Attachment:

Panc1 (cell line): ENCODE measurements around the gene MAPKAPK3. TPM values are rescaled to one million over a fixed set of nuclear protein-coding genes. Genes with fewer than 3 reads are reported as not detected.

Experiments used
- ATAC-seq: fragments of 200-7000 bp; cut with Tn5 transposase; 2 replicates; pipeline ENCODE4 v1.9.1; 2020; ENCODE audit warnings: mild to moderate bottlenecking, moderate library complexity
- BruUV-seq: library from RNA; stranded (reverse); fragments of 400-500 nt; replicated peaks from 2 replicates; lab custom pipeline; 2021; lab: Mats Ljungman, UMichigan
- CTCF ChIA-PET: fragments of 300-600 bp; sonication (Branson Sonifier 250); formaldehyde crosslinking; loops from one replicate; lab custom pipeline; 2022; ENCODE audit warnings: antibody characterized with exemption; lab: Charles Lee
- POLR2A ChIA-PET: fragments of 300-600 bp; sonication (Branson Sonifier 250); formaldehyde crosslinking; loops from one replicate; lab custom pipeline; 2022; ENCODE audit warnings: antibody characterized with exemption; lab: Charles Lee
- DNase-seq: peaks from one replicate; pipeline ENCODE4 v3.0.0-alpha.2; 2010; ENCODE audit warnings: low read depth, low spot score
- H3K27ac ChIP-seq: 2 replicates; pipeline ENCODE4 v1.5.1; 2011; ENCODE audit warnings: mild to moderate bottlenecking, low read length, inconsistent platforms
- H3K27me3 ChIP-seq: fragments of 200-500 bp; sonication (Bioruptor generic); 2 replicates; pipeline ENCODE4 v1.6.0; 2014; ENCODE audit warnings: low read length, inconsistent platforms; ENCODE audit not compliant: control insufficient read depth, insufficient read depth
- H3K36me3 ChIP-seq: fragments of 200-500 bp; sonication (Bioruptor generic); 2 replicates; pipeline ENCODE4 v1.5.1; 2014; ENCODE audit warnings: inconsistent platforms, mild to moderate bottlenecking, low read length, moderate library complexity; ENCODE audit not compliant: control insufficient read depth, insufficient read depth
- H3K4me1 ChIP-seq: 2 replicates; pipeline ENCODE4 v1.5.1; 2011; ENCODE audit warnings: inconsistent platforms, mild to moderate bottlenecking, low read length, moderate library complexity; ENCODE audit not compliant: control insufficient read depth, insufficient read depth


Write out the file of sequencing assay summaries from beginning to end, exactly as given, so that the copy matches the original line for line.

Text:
Panc1 (cell line): ENCODE measurements around the gene MAPKAPK3. TPM values are rescaled to one million over a fixed set of nuclear protein-coding genes. Genes with fewer than 3 reads are reported as not detected.

Experiments used
- ATAC-seq: fragments of 200-7000 bp; cut with Tn5 transposase; 2 replicates; pipeline ENCODE4 v1.9.1; 2020; ENCODE audit warnings: mild to moderate bottlenecking, moderate library complexity
- BruUV-seq: library from RNA; stranded (reverse); fragments of 400-500 nt; replicated peaks from 2 replicates; lab custom pipeline; 2021; lab: Mats Ljungman, UMichigan
- CTCF ChIA-PET: fragments of 300-600 bp; sonication (Branson Sonifier 250); formaldehyde crosslinking; loops from one replicate; lab custom pipeline; 2022; ENCODE audit warnings: antibody characterized with exemption; lab: Charles Lee
- POLR2A ChIA-PET: fragments of 300-600 bp; sonication (Branson Sonifier 250); formaldehyde crosslinking; loops from one replicate; lab custom pipeline; 2022; ENCODE audit warnings: antibody characterized with exemption; lab: Charles Lee
- DNase-seq: peaks from one replicate; pipeline ENCODE4 v3.0.0-alpha.2; 2010; ENCODE audit warnings: low read depth, low spot score
- H3K27ac ChIP-seq: 2 replicates; pipeline ENCODE4 v1.5.1; 2011; ENCODE audit warnings: mild to moderate bottlenecking, low read length, inconsistent platforms
- H3K27me3 ChIP-seq: fragments of 200-500 bp; sonication (Bioruptor generic); 2 replicates; pipeline ENCODE4 v1.6.0; 2014; ENCODE audit warnings: low read length, inconsistent platforms; ENCODE audit not compliant: control insufficient read depth, insufficient read depth
- H3K36me3 ChIP-seq: fragments of 200-500 bp; sonication (Bioruptor generic); 2 replicates; pipeline ENCODE4 v1.5.1; 2014; ENCODE audit warnings: inconsistent platforms, mild to moderate bottlenecking, low read length, moderate library complexity; ENCODE audit not compliant: control insufficient read depth, insufficient read depth
- H3K4me1 ChIP-seq: 2 replicates; pipeline ENCODE4 v1.5.1; 2011; ENCODE audit warnings: inconsistent platforms, mild to moderate bottlenecking, low read length, moderate library complexity; ENCODE audit not compliant: control insufficient read depth, insufficient read depth